Ice Age: The rounded, sculptural stones of Fetch Rock were
carved and shaped by the Ice-Age. Partial cave paintings were discovered
in the caves beneath the lighthouse, dating from this era. Mammoths
and Snow Tigers may have hunted around the island!
Bronze Age: a family, or tribe,. lived on the island. They
hunted on the mainland, and crossed to the island on foot! The sand
dunes and beaches were partly visible above the water. Many of these
natural bridges still exist, and cause problems for shipping. Hence
The dangerous sands: Many ships, their cargo and crew,
have been lost to the 'Whipside Sands'. This sand bank sits under
the surface of the water, and is invisible during bad weather. After
decades of destruction is was deemed appropriate to build a lighthouse
at Fetch Rock, to warn ships of the sand, and rocks, during bad
or foggy weather.
The Lighthouse: Work began in March 1890, under the watchful
eye of local philanthropist 'Robert Demarion' (also known for his
guides to native fish and flora). The lamp itself was manufactured
in Birmingham, and shipped to fetch Rock in 1910. The lighthouse
was finally manned in 1905, and the light shone for several years
before the mysterious 'incident' in 1912.
Disaster!: The lighthouse fell silent on April 29th, a
fog shrouded night in 1912. No-one knows what happened to the three
'keepers'. See 'Legends'.
The War: A radio communications/monitoring station was
built on the west side of the island, during World War 2. It was
manned by several operators, and home to a small troop from the
R.A.F. The hut still exists, and currently houses a display of wartime
memorabilia, and historic photographs from the era.
Automation: The lighthouse continued to be manned, after
1913, for 50 years! In 1963, on November 23rd, the last keepers
locked the hut door...and left Fetch Rock forever. A newly installed
timer/generator would activate the lamp and fog horn. An era had
Abandoned: New GPS (global positioning technology) means
that fishermen, shipping and the coastguard are less dependent on
the traditional lighthouse. In 1984 power was cut to Fetch Rock,
and the island was forgotten.
New Interest: 1992: An archeology group, based in Trewarthan,
became interested in fetch rock after viewing a documentary regarding
famous disappearances. The mystery surrounding Fetch Rock fueled
their imaginations, and desire to visit the island. Soon, the group
were renamed "The Fetch Rockers", and generated much media
interest. Their main aim was to re-open the island, and invite the
public to visit.
Rocking!: The 'Fetch Rockers' (of which I am a member),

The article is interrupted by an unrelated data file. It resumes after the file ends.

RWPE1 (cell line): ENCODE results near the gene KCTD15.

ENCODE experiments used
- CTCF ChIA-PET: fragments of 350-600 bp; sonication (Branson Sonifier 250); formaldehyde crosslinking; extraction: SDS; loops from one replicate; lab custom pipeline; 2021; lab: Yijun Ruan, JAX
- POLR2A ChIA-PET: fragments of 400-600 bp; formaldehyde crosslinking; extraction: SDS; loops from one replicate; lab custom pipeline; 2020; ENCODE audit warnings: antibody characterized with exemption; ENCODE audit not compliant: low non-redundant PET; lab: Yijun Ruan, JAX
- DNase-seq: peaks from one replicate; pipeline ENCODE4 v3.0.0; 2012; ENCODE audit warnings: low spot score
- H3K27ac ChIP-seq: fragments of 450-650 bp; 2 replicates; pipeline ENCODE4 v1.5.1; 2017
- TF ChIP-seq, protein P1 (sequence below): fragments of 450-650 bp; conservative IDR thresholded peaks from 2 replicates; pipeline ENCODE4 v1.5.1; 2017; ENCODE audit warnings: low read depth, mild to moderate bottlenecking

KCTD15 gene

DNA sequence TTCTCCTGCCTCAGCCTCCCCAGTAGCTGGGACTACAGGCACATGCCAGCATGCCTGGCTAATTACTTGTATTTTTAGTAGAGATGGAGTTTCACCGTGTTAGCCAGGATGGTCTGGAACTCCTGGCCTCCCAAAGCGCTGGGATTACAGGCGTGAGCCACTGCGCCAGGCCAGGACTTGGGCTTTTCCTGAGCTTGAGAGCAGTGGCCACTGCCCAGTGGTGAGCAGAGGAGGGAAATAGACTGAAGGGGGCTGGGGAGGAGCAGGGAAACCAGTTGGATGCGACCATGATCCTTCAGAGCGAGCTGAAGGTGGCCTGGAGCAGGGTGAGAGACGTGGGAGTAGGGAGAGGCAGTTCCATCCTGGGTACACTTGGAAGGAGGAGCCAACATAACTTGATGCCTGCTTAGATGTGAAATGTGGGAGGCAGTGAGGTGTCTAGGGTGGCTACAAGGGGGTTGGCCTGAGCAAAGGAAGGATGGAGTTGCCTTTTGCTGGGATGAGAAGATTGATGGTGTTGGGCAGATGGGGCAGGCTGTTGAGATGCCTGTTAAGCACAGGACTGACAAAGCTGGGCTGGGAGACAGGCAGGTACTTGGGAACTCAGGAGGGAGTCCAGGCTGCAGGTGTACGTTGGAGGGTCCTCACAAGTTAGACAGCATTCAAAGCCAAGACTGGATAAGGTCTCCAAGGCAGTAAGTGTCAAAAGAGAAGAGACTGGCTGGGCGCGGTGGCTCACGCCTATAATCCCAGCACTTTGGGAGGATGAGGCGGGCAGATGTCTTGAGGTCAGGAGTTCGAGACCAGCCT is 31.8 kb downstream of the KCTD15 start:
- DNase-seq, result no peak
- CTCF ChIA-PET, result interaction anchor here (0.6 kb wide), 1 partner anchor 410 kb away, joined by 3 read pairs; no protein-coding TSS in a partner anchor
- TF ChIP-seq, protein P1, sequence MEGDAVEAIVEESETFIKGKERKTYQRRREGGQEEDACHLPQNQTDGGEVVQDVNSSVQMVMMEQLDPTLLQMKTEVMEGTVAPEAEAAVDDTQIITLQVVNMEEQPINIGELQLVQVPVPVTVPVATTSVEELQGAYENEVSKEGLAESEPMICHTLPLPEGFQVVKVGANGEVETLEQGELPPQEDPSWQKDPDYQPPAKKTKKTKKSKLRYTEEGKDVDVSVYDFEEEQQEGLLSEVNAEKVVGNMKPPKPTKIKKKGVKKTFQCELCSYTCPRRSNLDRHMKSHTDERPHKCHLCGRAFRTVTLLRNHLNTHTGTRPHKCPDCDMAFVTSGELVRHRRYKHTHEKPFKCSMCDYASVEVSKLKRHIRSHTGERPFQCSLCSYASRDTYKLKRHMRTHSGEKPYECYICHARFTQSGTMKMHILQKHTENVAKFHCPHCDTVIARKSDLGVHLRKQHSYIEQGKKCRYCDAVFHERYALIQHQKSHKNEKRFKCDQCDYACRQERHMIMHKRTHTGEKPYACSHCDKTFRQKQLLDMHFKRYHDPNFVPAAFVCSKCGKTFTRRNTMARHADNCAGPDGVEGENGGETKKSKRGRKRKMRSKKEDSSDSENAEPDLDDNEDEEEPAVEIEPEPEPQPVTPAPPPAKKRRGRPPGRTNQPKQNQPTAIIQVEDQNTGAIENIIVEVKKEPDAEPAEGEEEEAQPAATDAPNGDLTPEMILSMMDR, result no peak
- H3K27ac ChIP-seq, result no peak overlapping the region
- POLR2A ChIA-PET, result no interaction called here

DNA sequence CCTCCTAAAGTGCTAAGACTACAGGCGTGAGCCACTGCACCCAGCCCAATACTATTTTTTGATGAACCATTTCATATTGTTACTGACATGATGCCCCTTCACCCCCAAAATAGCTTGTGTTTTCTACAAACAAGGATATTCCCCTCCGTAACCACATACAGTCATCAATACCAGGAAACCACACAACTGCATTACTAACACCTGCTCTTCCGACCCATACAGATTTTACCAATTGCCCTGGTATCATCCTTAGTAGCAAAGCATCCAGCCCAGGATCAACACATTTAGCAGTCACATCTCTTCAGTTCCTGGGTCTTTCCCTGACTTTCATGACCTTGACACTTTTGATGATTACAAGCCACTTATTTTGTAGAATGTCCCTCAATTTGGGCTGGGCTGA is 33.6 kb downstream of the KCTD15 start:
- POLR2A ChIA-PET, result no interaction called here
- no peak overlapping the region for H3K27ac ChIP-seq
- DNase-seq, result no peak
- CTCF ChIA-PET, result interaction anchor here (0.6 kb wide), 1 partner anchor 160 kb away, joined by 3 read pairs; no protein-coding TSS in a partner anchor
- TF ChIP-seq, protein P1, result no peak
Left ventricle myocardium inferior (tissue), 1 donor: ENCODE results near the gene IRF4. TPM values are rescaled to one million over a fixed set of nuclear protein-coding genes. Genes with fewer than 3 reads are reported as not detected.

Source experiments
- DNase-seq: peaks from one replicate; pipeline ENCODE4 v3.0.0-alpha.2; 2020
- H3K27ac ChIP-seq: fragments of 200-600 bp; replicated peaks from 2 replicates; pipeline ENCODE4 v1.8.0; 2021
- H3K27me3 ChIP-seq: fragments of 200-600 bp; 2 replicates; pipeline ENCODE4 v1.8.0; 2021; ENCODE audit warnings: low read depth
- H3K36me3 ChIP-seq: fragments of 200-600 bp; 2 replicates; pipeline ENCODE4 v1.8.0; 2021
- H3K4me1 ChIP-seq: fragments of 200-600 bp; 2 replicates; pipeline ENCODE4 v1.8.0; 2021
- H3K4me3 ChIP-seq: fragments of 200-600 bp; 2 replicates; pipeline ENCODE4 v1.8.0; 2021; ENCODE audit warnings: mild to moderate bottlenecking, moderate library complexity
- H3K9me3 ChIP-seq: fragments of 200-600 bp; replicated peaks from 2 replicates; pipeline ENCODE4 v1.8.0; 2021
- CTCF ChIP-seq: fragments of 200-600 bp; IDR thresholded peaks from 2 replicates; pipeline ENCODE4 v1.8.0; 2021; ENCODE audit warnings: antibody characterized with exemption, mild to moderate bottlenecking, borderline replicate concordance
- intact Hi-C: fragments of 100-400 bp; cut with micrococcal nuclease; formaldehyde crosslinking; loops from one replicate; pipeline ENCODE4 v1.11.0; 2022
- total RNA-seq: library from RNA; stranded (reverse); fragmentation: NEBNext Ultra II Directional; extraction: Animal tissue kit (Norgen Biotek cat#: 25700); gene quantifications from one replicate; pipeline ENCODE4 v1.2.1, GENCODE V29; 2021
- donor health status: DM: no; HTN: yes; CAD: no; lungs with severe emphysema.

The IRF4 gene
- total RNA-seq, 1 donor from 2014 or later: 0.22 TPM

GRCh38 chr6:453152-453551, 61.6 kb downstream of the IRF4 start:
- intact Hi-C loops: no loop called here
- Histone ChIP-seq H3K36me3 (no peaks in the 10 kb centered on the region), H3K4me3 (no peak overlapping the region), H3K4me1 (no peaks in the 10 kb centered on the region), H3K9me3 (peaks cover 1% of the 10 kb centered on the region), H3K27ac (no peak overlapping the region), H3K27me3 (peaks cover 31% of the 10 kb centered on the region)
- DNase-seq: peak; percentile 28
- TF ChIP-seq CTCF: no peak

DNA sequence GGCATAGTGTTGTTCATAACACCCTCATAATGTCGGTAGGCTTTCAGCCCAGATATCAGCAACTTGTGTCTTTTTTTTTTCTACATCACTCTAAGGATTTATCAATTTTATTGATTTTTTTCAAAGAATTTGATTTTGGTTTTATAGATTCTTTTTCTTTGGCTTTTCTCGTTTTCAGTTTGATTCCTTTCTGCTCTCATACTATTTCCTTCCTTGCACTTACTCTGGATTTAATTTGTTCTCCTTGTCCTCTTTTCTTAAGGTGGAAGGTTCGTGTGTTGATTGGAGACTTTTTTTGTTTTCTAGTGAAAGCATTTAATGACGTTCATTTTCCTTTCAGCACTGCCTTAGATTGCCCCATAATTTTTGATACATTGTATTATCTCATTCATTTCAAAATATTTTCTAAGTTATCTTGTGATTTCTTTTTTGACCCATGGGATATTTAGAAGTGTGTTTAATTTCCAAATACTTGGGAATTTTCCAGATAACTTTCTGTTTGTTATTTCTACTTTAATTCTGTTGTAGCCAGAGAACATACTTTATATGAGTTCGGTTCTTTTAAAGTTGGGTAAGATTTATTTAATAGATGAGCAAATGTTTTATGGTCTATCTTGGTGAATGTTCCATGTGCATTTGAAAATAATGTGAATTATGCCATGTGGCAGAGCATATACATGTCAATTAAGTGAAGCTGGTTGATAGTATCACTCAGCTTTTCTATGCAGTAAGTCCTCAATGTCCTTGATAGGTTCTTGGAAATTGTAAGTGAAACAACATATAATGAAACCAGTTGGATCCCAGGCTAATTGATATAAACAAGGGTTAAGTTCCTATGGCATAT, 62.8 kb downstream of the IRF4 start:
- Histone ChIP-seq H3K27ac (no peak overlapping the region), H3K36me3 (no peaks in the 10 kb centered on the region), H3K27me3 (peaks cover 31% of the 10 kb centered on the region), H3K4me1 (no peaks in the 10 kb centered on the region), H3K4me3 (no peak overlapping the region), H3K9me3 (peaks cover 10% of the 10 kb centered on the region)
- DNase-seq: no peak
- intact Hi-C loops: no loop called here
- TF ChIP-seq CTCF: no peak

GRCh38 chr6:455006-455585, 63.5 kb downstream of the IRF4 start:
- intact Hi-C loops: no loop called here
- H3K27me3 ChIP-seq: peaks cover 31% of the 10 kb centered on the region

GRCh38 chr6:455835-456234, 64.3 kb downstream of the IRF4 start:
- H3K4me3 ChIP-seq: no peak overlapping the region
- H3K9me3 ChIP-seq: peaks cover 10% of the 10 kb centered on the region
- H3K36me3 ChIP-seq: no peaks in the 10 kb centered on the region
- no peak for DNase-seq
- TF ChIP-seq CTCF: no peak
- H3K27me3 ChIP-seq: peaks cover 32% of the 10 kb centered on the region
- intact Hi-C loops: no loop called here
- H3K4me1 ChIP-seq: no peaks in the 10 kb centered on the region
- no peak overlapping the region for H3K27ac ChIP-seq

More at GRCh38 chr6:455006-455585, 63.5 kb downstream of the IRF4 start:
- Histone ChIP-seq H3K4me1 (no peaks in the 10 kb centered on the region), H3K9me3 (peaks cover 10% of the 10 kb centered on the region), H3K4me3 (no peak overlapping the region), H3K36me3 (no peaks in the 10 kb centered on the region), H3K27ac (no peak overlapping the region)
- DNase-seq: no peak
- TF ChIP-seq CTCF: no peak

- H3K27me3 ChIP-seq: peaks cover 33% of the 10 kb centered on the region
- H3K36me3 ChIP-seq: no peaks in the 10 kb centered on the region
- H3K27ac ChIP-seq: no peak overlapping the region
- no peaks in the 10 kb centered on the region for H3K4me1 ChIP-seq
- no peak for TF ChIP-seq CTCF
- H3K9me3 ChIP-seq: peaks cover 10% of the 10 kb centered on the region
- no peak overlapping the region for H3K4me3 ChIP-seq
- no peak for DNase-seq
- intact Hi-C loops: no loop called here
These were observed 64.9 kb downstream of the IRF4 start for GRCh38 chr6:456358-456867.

were given permission to inhabit the island by the B.L.B. (British
Lighthouse Board) in 1996. Essential repairs had been completed,
and the upper floors were habitable. The group used their unique
base of operations to their advantage, and began transmitting their
own radio station (Fetch Rock Radio) in 1997.
Renovation: A commercial radio station, and media exposure,
excited the people of Cornwall. Interest in the Lighthouse, and
island, were at a record high. The general public aided the application
to TV's 'Renovation' archeology series. The application was approved,
and Fetch Rock went on to win that years vote! Hurrah!! A winning
design, and proposed usage of the building, inspired the British
population to back Fetch Rock, and turn the long neglected island
to a top tourist attraction.
A ripple through time: During the renovations, many of
the workmen complained of ill feeling, and unexplained accidents.
Peoples thoughts turned to ghosts. Once again, fetch rock, hit the
headlines, and the 'Renovation' fund became nervous of a bad situation.
Polly White, semi-famous paranormal expert, was called in. Known
to the media as "Poltergeist Polly", she carried out a
full supernatural survey, and confirmed that Fetch Rock was haunted!
With the fact now stated, and brutally reported, interest in the
island rocketed. Polly sensed no 'negative energy', only the souls
of those wishing to pass on. This was enough to reassure the 'Renovation'
fund, and the work continued uninterrupted.
Right Here/Right Now: Fetch Rock is open, all year, to
all members of the public. Travel from Trewarthan (using Spivey
Crossing Service) and explore the fascinating, and mysterious island
and lighthouse. Lively displays and interactive events inspire children
to learn history, and adults are reminded of bygone times. We look
forward to seeing YOU here at Fetch Rock, sometime soon. Beware,
the ghosts may be looking forward to your arrival, nearly as much
as we are.